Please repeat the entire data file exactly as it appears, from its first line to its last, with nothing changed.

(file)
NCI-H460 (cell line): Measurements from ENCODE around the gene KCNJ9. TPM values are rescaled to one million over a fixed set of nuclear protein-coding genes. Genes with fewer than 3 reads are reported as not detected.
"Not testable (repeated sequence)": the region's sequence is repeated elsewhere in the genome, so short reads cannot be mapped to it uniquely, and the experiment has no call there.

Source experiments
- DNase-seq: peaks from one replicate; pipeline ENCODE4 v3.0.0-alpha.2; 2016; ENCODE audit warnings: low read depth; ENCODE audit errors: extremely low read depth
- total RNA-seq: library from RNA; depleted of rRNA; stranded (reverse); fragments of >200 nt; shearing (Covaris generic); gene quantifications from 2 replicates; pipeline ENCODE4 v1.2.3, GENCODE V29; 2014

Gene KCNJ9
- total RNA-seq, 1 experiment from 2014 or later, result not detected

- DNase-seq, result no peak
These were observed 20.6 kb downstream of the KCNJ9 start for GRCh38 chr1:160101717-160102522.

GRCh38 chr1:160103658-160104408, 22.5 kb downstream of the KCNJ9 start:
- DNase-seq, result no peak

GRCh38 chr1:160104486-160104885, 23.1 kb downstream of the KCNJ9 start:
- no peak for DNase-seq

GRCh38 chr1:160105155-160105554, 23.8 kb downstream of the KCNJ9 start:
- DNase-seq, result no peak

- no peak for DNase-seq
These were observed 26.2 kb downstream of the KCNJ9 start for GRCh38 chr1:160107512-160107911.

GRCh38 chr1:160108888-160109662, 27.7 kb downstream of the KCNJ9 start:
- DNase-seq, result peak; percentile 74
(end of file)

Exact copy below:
NCI-H460 (cell line): Measurements from ENCODE around the gene KCNJ9. TPM values are rescaled to one million over a fixed set of nuclear protein-coding genes. Genes with fewer than 3 reads are reported as not detected.
"Not testable (repeated sequence)": the region's sequence is repeated elsewhere in the genome, so short reads cannot be mapped to it uniquely, and the experiment has no call there.

Source experiments
- DNase-seq: peaks from one replicate; pipeline ENCODE4 v3.0.0-alpha.2; 2016; ENCODE audit warnings: low read depth; ENCODE audit errors: extremely low read depth
- total RNA-seq: library from RNA; depleted of rRNA; stranded (reverse); fragments of >200 nt; shearing (Covaris generic); gene quantifications from 2 replicates; pipeline ENCODE4 v1.2.3, GENCODE V29; 2014

Gene KCNJ9
- total RNA-seq, 1 experiment from 2014 or later, result not detected

- DNase-seq, result no peak
These were observed 20.6 kb downstream of the KCNJ9 start for GRCh38 chr1:160101717-160102522.

GRCh38 chr1:160103658-160104408, 22.5 kb downstream of the KCNJ9 start:
- DNase-seq, result no peak

GRCh38 chr1:160104486-160104885, 23.1 kb downstream of the KCNJ9 start:
- no peak for DNase-seq

GRCh38 chr1:160105155-160105554, 23.8 kb downstream of the KCNJ9 start:
- DNase-seq, result no peak

- no peak for DNase-seq
These were observed 26.2 kb downstream of the KCNJ9 start for GRCh38 chr1:160107512-160107911.

GRCh38 chr1:160108888-160109662, 27.7 kb downstream of the KCNJ9 start:
- DNase-seq, result peak; percentile 74